ESSENTIALS OF DIAGNOSIS
Most infected persons asymptomatically seroconvert.
Clinical symptoms are akin to those of chikungunya virus infection but with less arthritis.
Complications include microcephaly and ocular abnormalities in infants born to mothers infected during pregnancy as well as Guillain-Barré.
There is no effective antiviral or vaccine.
Zika virus is a flavivirus, akin to the viruses that cause dengue fever, Japanese encephalitis, and West Nile infection. It was originally isolated from macaques in 1947, in the Zika forest near the Entebbe airport of Uganda. The virus was named Zika in 1952, and the first human cases were noted in Nigeria in 1968 although earlier cases probably occurred in Uganda and Tanzania.
The virus was noted in Africa and Asia during the 1950s–1980s, but first spread beyond those two continents during 2007 when an outbreak occurred in Yap State, Federated States of Micronesia. A large outbreak occurred in French Polynesia in 2013. A smaller outbreak occurred on Easter Island during 2014. The virus then spread to the Western hemisphere and was first noted in northeastern Brazil in 2015, and 239,742 cases were subsequently reported between 2015 and 2018. Zika virus spread rapidly throughout the Americas, including the United States and worldwide (http://www.who.int/csr/disease/zika/en/). Autochthonous transmission of Zika virus has been reported in 87 countries and territories. In October, 2019, the first mosquito-transmitted, locally acquired cases of Zika virus were reported in Europe (Southern France). Despite distinct lineages, Zika virus exists as only one serotype.
Aedes species mosquitoes, particularly Aedes aegypti, are primarily responsible for transmission of Zika virus. The biodistribution of the species largely determines the area of prevalence for Zika virus. Aedes species mosquitoes are found primarily in the southeastern United States, but one species Aedes albopictus (the Asian tiger mosquito known to sequester in tires) may be seen as far north as Pennsylvania and New Jersey. Rarely, a few other mosquito species including Anopheles and Culex may be competent for the Zika virus. Sexual transmission is reported from males and females to partners via vaginal, anal, or oral sex. Vertical transmission from pregnant woman to fetus is prominent. Transmission via platelet transfusion is also reported.
Since the onset of the first reported cases in the United States in 2015, the number of reported Zika cases is over 43,000, with most cases from US territories (largely Puerto Rico). The territorial cases are largely locally acquired and the US state cases are largely travel-acquired. The number of annual cases is diminishing markedly in the United States with a peak in 2016 of 4897 travel-associated cases and 224 locally acquired cases (Florida, 218; Texas, 6). As of November 7, 2019, there have been 15 cases (14 in travelers and 1 laboratory-acquired case) in the US states and 51 (49 locally acquired cases and 2 travel-associated cases) in the US territories.
The incubation period is 3–14 days. The majority (50–80%) of Zika virus infections are asymptomatic. Symptoms include acute onset fever, maculopapular rash that is usually pruritic, nonpurulent conjunctivitis, and arthralgias, the latter mimicking the symptoms of the chikungunya virus. Rash may outlast the fever but is not always present. Symptoms last up to 7 days. Most infections are asymptomatic. Viral infections most often confused with Zika include dengue and chikungunya virus infections.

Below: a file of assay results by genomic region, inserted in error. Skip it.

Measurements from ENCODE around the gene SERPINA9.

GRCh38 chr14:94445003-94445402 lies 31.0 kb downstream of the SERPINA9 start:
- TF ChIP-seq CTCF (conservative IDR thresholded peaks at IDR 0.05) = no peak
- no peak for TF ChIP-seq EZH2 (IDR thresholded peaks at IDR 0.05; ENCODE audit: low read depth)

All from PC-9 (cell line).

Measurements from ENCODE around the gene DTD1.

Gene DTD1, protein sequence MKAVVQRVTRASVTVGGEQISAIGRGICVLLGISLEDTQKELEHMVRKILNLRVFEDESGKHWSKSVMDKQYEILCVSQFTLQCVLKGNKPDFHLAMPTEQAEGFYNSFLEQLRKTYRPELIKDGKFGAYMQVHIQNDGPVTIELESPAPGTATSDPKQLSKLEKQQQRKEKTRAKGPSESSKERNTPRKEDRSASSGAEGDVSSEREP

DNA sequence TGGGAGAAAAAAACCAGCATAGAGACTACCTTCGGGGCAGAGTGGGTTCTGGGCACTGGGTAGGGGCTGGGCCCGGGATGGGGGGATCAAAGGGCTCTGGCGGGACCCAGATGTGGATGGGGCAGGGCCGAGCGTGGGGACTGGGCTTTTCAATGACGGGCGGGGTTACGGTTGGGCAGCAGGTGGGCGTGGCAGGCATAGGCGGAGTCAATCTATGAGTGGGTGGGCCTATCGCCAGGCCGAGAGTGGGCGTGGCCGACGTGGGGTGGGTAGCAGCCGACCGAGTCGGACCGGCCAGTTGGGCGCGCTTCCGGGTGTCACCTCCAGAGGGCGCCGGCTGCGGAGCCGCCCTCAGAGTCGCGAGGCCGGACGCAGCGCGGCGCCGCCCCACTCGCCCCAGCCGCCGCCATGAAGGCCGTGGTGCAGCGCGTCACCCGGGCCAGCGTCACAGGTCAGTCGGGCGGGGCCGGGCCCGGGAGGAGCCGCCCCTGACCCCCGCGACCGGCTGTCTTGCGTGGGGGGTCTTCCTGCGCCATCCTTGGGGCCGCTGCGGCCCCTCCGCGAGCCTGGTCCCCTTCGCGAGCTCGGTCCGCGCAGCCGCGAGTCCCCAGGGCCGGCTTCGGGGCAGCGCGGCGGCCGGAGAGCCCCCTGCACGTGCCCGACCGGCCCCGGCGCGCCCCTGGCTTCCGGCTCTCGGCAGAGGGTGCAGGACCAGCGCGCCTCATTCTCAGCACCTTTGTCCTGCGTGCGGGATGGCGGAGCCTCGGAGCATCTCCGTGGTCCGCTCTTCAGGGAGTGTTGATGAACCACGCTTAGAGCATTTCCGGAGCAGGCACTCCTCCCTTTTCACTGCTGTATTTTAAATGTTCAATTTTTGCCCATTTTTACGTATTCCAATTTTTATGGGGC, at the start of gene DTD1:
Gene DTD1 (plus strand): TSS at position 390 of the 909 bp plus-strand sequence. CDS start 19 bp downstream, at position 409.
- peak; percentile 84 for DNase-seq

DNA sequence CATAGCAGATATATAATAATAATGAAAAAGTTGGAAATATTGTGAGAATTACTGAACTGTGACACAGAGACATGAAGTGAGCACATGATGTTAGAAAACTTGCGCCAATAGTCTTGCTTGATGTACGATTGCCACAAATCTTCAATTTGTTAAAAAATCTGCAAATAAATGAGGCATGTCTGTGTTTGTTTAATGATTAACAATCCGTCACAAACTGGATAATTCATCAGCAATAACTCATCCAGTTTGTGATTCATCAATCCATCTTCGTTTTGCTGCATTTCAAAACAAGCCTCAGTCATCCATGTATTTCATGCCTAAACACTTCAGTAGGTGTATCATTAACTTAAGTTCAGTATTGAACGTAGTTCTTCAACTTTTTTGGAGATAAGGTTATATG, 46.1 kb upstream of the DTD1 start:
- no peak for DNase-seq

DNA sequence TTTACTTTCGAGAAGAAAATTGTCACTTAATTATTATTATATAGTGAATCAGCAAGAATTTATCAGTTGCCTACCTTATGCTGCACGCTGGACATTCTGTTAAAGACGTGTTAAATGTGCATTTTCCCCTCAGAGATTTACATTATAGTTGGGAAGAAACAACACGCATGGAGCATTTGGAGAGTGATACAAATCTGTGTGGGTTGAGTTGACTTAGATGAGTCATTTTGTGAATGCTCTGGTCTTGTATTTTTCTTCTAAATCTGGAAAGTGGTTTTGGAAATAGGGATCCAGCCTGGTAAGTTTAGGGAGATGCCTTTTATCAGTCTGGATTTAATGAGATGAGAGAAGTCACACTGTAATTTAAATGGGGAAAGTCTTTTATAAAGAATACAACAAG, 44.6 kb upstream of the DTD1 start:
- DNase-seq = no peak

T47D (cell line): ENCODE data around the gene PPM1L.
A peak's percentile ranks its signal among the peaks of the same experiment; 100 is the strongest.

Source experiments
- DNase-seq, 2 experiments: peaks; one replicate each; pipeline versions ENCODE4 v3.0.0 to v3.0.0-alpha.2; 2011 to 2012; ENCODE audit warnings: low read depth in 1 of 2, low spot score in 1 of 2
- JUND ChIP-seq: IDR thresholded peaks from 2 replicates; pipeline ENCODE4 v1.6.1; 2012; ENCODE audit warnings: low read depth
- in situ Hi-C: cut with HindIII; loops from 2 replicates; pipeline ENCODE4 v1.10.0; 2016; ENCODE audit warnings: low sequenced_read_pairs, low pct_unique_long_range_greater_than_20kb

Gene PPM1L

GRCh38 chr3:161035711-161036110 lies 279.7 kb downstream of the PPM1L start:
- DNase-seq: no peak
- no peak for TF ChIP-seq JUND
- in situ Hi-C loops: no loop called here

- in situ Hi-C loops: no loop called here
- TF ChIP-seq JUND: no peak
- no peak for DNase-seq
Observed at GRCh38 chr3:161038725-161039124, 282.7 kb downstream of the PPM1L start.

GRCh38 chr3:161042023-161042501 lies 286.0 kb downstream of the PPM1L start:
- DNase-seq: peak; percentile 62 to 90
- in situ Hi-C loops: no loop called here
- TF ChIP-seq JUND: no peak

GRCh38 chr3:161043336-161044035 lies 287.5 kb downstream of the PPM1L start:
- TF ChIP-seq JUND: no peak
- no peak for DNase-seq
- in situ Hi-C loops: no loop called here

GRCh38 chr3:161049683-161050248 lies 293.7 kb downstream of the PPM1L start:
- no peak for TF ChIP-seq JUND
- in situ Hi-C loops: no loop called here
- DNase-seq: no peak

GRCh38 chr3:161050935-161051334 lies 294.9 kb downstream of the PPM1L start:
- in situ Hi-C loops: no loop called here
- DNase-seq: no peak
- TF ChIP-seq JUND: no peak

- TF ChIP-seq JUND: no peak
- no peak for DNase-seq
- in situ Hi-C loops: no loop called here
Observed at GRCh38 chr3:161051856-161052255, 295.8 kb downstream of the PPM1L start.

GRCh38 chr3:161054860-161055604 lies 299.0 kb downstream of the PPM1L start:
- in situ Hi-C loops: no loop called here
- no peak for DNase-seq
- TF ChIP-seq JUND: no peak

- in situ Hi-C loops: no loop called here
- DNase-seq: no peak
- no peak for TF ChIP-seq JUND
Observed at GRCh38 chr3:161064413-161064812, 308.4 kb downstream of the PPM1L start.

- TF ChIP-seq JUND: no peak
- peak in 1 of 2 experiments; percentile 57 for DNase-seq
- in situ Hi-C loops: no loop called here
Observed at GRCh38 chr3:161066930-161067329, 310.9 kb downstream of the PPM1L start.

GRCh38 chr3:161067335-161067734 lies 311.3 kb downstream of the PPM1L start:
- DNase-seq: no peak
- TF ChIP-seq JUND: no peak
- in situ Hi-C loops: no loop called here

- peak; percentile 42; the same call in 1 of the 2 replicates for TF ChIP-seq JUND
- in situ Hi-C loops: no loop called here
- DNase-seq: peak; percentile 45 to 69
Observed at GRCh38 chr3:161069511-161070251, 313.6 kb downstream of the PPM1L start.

B. Laboratory Findings and Diagnostic Studies
The CDC recommends that persons with symptoms of Zika infection be tested if they live in or have traveled recently to an area with active transmission. The CDC no longer recommends testing for asymptomatic pregnant women.
Diagnosis is made by detecting viral RNA (nucleic acid testing) in patients presenting with onset of symptoms less than 7 days. Nucleic acid testing can be performed within 14 days of illness onset. Persons being tested 14 days or more after symptom onset should be tested using IgM serology. The Trioplex RT-PCR assay, which detects Zika virus, chikungunya virus, and dengue virus RNA, and the Zika MAC-ELISA, which detects Zika virus IgM antibodies (usually present up to 12 weeks after illness onset), are available. Matched serum and urine specimens should be tested simultaneously. Although not routinely recommended, RT-PCR can be performed on amniotic fluid, CSF, and placental tissue. A positive RT-PCR test definitively makes the diagnosis of Zika virus infection and does not require additional confirmatory testing. A negative test does not exclude the presence of the virus in other tissues and does not rule out infection. Persons with negative nucleic acid tests and symptoms of Zika infection should undergo further testing for Zika virus IgM antibody and other arboviral infections. Serologic testing for Zika virus should only be conducted by laboratories with experience in performing flavivirus serology. Recommended serologic assays include enzyme immunoassays and immunofluorescence assays (which detect IgM antibodies using viral lysate, cell culture supernatant, or recombinant proteins) as well as neutralization assays (such as plaque-reduction neutralization tests). The Zika MAC-ELISA can be performed on serum or CSF. Anti-Zika IgM antibodies are observed in CSF of children with congenital infection. Neutralizing antibodies can cross-react with dengue and other flaviviruses, so samples testing positive should be sent to public health laboratories for confirmation.